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Questions to Ask Yourself If You’re Thinking About Becoming an ESL Teacher

Each and every day, people immigrate to English speaking countries from nations around the globe. Some of these individuals are seeking refuge from war or oppression, while others simply want to create a better life for their children and for future generations of their families. One common thread that binds foreign immigrants from all nations, though, is that they typically aren’t fluent in English.

Due to this, English as a second language classes have spiked markedly in popularity. These classes are typically called ESL for short. If you are looking into the possibility of taking a position teaching in an English as a second language program, there are some key things you ought to think about first. You’ll find out everything you should know about these as you keep reading this article.

What Sort of ESL Program Appeals Most to Me?

You should be aware of the fact that there are several different sorts of English as a second language programs. You might find that certain options appeal to your sensibilities more than others do. If, for instance, you yourself grew up not speaking English at home, but became fluent in school or through a friend or family member’s teaching, you might want to work only with students who speak the same native tongue as you do. If you fall into this category, it’s important for you to select an ESL program that splits students up by what their native language happens to be.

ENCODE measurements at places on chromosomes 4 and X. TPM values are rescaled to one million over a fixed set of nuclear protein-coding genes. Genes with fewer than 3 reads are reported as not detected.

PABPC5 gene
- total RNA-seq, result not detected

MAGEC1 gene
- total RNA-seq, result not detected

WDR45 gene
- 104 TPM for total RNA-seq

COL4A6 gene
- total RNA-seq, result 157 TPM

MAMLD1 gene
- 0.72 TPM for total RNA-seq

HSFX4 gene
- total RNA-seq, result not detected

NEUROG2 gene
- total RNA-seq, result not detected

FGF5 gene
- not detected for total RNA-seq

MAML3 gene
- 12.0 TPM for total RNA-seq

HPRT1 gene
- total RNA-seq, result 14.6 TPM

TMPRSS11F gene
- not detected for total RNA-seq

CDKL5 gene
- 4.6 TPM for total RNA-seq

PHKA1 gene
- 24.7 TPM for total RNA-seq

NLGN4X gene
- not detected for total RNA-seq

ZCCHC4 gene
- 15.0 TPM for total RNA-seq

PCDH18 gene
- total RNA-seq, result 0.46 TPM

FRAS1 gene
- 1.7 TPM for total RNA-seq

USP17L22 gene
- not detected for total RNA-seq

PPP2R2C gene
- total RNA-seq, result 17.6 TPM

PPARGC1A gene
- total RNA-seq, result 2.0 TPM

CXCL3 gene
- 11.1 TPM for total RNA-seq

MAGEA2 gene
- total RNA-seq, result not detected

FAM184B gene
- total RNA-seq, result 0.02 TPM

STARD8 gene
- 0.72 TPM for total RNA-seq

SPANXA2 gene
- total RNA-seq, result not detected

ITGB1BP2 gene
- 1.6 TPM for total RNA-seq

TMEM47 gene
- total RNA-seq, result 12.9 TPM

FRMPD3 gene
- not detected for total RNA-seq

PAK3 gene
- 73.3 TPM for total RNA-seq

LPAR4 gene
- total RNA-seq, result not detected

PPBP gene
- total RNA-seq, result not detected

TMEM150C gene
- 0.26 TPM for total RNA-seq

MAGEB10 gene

If, however, you’re a native English speaker who has picked up parts of multiple other languages through the years, you would probably be best equipped to instruct students who have registered for a full-immersion English as a second language program. In these classes, the instructor never speaks anything but English from day one. Students are even usually required to create sentences that involve basic subjects and verbs almost as soon as they arrive in their classrooms.

How Can I Figure Out Which Curriculum I Want to Use?

Certain ESL programs ask that their instructors use very specific curriculum to teach by, while others allow teachers to decide which option they like best. If you are allowed to choose a curriculum that speaks to you, you won’t be disappointed in how many options you have. Consider exactly how you want your students to learn as you research different ESL books.

You might, for instance, care deeply about your students having access to a simple sentence examples list in their workbooks. Or, perhaps your biggest priority is knowing that your students will have to use words in a sentence every time they are in class. Typically, they’ll be given new words to add to their English vocabularies on a weekly basis.
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